The history of reducing the psychoactive element from a product, the whole point of which is the psychoactive effect, does not have a great history. Sticking with cigarettes, the early nineties saw a number of ‘denicotinised’ cigarettes hit the market. My guess is they didn’t go down too well
Taking the nicotine out the cigarette is not the same as taking the caffeine out the coffee. People want the taste and flavour of the coffee without the caffeine. There is no significant health benefit or deficit either way, unless perhaps you have some kind of cardiovascular condition where any kind of artificial stimulation would be ill-advised.
In the main, the biggest problem with caffeine is to keep awake at night. I have to say that doesn’t affect me; I like my coffee nuclear, it needs to be glowing in the dark. But then again, I’m a drooling caffeine fiend, who would rob his own granny for a double expresso, so what do I know? Addicted? Moi?
However, if people want the taste of tobacco without the nicotine, mostly they will fire up a cigarette which rumour has it, is seriously bad news. And while there are still billions of cigarettes out there, why would you bother with nicotine reduced varieties? Now of course, there are many other options for getting that hit without the shit (campaign slogan anybody?).
During Prohibition, there was a fashion for producing low alcohol beer to get around the law. Called a "near beer", the most popular brand was Bevo, brewed by the Anheuser-Busch company, but many local and regional breweries stayed in business by marketing their own near-beers. By 1921, production of near beer had reached over 300 million US gallons, or one billion litres. But all was not as it seemed; a popular illegal practice was to add alcohol to near beer. The resulting beverage was known as spiked beer or needle beer, so-called because a needle was used to inject alcohol through the cork of the bottle or keg. Food critic and writer Waverley Root described the common American near beer as "such a wishy-washy, thin, ill-tasting, discouraging sort of slop that it might have been dreamed up by a Puritan Machiavelli with the intent of disgusting drinkers with genuine beer forever." But as we know, if the government hoped that by allowing near beer, drinkers would be discouraged from drinking beer forever, it didn’t exactly pan out that way.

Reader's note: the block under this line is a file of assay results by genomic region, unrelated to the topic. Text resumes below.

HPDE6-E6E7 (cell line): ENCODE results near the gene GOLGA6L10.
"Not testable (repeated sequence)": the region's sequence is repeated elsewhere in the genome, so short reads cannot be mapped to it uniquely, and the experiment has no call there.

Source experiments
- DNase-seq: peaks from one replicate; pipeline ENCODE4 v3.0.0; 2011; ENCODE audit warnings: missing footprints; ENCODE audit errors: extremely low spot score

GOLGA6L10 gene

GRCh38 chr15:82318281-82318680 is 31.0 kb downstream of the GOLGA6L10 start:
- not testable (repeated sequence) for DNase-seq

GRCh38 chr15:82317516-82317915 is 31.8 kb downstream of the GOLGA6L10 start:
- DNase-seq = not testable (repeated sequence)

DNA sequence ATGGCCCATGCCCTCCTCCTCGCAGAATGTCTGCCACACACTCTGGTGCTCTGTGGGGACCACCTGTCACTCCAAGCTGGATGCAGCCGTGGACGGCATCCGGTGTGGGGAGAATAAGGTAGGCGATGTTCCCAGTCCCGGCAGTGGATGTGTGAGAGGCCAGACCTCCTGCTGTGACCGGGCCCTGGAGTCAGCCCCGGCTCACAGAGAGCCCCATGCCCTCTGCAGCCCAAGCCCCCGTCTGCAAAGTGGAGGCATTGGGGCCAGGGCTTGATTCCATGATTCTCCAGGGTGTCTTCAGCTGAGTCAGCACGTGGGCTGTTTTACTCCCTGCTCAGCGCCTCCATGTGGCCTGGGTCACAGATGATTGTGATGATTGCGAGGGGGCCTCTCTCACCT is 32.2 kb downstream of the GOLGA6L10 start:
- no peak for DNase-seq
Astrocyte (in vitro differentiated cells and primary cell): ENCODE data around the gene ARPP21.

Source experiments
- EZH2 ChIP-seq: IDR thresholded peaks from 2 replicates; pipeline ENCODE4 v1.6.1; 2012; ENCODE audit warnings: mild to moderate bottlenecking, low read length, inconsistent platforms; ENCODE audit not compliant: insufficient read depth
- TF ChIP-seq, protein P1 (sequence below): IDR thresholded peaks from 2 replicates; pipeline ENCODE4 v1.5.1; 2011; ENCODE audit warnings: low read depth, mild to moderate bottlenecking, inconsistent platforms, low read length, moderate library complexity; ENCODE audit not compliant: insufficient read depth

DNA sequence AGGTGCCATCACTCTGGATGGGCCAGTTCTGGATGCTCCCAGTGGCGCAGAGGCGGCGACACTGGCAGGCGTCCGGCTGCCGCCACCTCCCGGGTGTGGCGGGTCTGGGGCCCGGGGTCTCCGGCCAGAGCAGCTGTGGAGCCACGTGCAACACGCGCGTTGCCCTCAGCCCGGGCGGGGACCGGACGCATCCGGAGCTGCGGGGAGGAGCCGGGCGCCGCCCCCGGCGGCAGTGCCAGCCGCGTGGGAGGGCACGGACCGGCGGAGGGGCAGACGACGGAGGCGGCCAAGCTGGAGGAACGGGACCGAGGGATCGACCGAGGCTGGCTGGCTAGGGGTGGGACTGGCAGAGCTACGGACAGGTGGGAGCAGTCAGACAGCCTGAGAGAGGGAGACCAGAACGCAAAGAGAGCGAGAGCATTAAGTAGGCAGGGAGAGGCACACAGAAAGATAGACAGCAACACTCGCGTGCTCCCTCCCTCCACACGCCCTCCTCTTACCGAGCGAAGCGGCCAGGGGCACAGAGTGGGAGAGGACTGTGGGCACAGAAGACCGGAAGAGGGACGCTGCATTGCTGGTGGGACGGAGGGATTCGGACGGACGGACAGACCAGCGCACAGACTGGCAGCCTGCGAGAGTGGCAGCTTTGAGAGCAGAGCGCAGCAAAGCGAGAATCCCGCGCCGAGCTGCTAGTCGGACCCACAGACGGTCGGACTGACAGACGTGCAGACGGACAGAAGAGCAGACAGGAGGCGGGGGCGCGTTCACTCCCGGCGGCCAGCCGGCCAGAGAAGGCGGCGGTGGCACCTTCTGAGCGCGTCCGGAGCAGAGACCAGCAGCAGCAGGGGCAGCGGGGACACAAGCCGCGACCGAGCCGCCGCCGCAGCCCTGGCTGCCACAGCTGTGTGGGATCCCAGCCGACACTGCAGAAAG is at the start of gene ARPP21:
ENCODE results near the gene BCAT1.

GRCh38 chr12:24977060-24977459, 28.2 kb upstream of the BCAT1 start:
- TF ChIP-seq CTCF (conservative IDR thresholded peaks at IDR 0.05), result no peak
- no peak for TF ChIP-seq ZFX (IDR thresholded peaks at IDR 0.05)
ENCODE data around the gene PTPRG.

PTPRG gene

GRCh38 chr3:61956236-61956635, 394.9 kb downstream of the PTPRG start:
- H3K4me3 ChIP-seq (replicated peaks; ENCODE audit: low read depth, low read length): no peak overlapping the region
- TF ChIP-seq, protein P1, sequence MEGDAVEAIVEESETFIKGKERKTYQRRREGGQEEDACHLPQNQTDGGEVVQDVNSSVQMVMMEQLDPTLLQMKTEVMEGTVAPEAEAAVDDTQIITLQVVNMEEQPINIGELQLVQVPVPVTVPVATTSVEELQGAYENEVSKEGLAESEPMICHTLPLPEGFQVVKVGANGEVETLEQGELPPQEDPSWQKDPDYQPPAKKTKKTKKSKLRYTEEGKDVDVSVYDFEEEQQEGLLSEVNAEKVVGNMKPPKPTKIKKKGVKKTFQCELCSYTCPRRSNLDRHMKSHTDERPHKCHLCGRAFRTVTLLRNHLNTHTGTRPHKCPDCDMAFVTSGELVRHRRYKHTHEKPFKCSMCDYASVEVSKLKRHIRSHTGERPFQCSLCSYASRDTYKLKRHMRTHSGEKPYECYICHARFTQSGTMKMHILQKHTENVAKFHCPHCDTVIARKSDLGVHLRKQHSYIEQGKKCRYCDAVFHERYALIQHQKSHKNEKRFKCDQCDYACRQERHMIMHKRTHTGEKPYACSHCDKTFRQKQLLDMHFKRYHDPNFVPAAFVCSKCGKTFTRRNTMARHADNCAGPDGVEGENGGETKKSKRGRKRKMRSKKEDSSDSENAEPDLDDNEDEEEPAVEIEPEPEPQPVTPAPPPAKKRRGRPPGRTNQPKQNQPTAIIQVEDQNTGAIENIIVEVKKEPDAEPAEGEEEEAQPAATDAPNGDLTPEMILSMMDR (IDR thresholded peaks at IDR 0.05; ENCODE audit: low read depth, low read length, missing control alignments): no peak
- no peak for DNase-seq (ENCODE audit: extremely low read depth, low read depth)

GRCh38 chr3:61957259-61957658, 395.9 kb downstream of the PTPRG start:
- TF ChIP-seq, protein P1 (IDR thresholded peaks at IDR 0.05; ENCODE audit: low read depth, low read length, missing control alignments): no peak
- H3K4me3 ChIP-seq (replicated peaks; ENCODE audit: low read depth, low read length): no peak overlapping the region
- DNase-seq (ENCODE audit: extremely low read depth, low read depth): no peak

Today, some state governments, e.g. Pennsylvania prohibit the sale of non-alcoholic brews to persons under the age of 21. A study conducted by the department of psychology at Indiana University said, "Because non-alcoholic beer provides sensory cues that simulate alcoholic beer, this beverage may be more effective than other placebos in contributing to a credible manipulation of expectancies to receive alcohol", making people feel "drunk" when physically they are not. There have been many similar experiments done in the past with everything from vodka to amphetamine. If people think they have been given a drug, they often act as if they really have.
But beyond a laboratory placebo effect, this underlines the fact that as drug researchers have known for years, the effect of a drug is not simply the interaction between substance and brain chemistry. The effect of a substance is also linked to user expectations and the whole personal, social and cultural environmental situation of use. Take the example of morphine; give it to hospital patients for chronic pain and stop the drug when the pain has been dealt with, and there may well be some physical discomfort. But once home, the patient will not be trawling the mean streets looking for the next hit because all the other factors that result in somebody becoming addicted are absent. Yet the FDA, the National Institute on Drug Abuse and similar agencies are wedded to this reductionist view providing the framework for the disease model of addiction.
No different with smoking cigarettes: it’s not just about the nicotine but comes with all that other baggage which reductionists choose to ignore, slaves as they are to what science writer Richard DeGrandpre calls “the cult of pharmacology”. But what it means is that for as long as real cigarettes are out there, and they will be out there for a long time yet, real smokers will vote with their lungs unless tobacco control officials inhale the fact that alternative nicotine delivery systems will not ‘possibly’ or ‘probably’ save lives – they just will.
The largest British survey of 11-16 year-olds has found that fears of an e-cig gateway effect are unfounded. Deborah Arnott of ASH was quoted that ASH “will continue to monitor the potential impact of e-cigarettes on young people, however this study provides reassurance that to date fears that they are a gateway into smoking are just not born out by the facts on the ground. A small proportion of young people do experiment with e-cigs, but this does not appear to be leading to regular vaping or smoking in any numbers, indeed smoking rates in young people are continuing to decline.”
But is it any wonder that people are confused when they read this from Mark Connor of Leeds University:
“Young people in Britain who use e-cigarettes (vape) are nearly four times more likely to start smoking cigarettes than their non-vaping peers, our latest study has found”. Answers on a cigarette packet please.
And if you had data that showed this – how would you headline it? How about “No significant decline in overall high school tobacco use over the past five years” And of course, you would include e-cigarettes as a tobacco product, wouldn’t you?
And finally….an exploding e-cigarette caused a major London train station to be evacuated. But before the anti-vaping lobby starts rubbing its hands, the London Fire Brigade reissued a warning that…